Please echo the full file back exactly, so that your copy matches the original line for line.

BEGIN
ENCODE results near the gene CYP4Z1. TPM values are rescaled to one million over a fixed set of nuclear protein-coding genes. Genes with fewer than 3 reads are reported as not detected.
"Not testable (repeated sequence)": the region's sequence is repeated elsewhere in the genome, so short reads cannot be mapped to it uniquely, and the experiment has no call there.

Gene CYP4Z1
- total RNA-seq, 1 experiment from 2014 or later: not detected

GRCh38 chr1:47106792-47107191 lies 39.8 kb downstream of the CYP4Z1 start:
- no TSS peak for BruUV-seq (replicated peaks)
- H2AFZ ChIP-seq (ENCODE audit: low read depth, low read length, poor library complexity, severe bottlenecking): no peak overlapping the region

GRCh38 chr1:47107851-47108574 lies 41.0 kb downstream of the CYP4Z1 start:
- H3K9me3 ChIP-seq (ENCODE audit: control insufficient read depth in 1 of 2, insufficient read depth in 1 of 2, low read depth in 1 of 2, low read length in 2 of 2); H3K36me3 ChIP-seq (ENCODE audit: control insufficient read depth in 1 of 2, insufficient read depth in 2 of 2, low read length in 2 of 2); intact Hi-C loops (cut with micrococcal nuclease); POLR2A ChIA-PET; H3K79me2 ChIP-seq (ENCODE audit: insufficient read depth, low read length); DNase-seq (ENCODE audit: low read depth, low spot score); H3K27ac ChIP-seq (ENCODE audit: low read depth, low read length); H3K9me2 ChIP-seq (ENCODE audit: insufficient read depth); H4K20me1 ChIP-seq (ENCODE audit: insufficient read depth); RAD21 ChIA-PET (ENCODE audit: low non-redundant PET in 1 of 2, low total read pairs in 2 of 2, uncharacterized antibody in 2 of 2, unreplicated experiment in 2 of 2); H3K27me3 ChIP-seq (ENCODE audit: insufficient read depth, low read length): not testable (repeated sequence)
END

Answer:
ENCODE results near the gene CYP4Z1. TPM values are rescaled to one million over a fixed set of nuclear protein-coding genes. Genes with fewer than 3 reads are reported as not detected.
"Not testable (repeated sequence)": the region's sequence is repeated elsewhere in the genome, so short reads cannot be mapped to it uniquely, and the experiment has no call there.

Gene CYP4Z1
- total RNA-seq, 1 experiment from 2014 or later: not detected

GRCh38 chr1:47106792-47107191 lies 39.8 kb downstream of the CYP4Z1 start:
- no TSS peak for BruUV-seq (replicated peaks)
- H2AFZ ChIP-seq (ENCODE audit: low read depth, low read length, poor library complexity, severe bottlenecking): no peak overlapping the region

GRCh38 chr1:47107851-47108574 lies 41.0 kb downstream of the CYP4Z1 start:
- H3K9me3 ChIP-seq (ENCODE audit: control insufficient read depth in 1 of 2, insufficient read depth in 1 of 2, low read depth in 1 of 2, low read length in 2 of 2); H3K36me3 ChIP-seq (ENCODE audit: control insufficient read depth in 1 of 2, insufficient read depth in 2 of 2, low read length in 2 of 2); intact Hi-C loops (cut with micrococcal nuclease); POLR2A ChIA-PET; H3K79me2 ChIP-seq (ENCODE audit: insufficient read depth, low read length); DNase-seq (ENCODE audit: low read depth, low spot score); H3K27ac ChIP-seq (ENCODE audit: low read depth, low read length); H3K9me2 ChIP-seq (ENCODE audit: insufficient read depth); H4K20me1 ChIP-seq (ENCODE audit: insufficient read depth); RAD21 ChIA-PET (ENCODE audit: low non-redundant PET in 1 of 2, low total read pairs in 2 of 2, uncharacterized antibody in 2 of 2, unreplicated experiment in 2 of 2); H3K27me3 ChIP-seq (ENCODE audit: insufficient read depth, low read length): not testable (repeated sequence)